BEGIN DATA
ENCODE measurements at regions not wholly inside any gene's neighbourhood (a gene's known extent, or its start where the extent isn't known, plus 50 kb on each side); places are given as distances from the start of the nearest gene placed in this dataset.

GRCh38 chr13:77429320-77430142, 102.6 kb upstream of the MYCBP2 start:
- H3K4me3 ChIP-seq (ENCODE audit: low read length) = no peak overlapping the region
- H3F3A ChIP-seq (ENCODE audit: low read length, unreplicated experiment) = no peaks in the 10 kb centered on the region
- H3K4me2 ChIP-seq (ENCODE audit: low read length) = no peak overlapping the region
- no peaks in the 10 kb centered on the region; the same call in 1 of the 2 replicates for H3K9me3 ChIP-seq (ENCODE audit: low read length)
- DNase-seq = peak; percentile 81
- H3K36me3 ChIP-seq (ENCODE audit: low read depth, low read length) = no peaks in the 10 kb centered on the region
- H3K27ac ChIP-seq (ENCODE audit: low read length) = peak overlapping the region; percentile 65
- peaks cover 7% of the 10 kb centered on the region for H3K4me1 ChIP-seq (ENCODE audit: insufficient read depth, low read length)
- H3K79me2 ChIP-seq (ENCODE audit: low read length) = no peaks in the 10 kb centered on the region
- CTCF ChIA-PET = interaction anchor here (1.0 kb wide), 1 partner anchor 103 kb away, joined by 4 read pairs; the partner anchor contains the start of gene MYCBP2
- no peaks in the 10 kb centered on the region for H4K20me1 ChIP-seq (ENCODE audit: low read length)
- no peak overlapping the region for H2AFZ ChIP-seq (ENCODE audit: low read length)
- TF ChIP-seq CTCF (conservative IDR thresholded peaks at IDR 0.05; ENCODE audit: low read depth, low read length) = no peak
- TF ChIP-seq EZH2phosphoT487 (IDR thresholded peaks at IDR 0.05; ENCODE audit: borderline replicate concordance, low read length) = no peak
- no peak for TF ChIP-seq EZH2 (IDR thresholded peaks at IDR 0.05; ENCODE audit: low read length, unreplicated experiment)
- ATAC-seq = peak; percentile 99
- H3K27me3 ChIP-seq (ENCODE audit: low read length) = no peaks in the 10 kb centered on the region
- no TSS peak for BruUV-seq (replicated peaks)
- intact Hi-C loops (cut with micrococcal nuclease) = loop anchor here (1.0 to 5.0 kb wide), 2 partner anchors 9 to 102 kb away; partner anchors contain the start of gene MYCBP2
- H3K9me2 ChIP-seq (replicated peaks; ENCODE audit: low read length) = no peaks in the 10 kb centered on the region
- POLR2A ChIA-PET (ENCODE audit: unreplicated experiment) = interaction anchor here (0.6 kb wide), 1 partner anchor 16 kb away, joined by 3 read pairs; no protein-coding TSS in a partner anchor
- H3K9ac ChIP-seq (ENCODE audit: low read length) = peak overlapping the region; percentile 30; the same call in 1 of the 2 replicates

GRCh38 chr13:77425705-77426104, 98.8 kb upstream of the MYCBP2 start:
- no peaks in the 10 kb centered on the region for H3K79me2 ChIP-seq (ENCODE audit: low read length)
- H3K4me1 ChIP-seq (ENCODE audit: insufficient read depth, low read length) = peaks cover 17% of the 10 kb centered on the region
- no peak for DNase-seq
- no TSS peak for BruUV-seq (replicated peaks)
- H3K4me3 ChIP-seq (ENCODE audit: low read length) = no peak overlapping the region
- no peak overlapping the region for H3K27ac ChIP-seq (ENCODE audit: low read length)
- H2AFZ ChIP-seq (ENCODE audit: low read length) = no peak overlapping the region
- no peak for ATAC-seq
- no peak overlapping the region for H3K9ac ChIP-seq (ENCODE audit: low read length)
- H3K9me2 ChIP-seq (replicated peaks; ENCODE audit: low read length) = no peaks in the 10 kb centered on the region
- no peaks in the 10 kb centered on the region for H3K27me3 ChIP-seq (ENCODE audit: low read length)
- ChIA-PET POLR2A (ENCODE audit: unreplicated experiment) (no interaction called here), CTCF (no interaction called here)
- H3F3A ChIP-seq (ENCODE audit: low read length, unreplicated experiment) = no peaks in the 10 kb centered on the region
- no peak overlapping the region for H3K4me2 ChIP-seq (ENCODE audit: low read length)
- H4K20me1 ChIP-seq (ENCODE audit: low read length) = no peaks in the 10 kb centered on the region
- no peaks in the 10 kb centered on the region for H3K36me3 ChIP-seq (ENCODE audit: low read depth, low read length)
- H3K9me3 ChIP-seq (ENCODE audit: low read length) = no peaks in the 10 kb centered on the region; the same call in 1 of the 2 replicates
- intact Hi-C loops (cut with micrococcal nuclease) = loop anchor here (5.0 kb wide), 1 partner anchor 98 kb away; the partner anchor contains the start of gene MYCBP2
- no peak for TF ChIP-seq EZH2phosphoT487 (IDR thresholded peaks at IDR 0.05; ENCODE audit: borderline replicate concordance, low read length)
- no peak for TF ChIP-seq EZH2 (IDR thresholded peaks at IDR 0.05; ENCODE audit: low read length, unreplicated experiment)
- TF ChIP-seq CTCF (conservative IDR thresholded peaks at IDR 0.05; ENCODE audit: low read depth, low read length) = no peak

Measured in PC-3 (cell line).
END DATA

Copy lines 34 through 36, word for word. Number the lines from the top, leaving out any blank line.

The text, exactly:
- no peak overlapping the region for H3K9ac ChIP-seq (ENCODE audit: low read length)
- H3K9me2 ChIP-seq (replicated peaks; ENCODE audit: low read length) = no peaks in the 10 kb centered on the region
- no peaks in the 10 kb centered on the region for H3K27me3 ChIP-seq (ENCODE audit: low read length)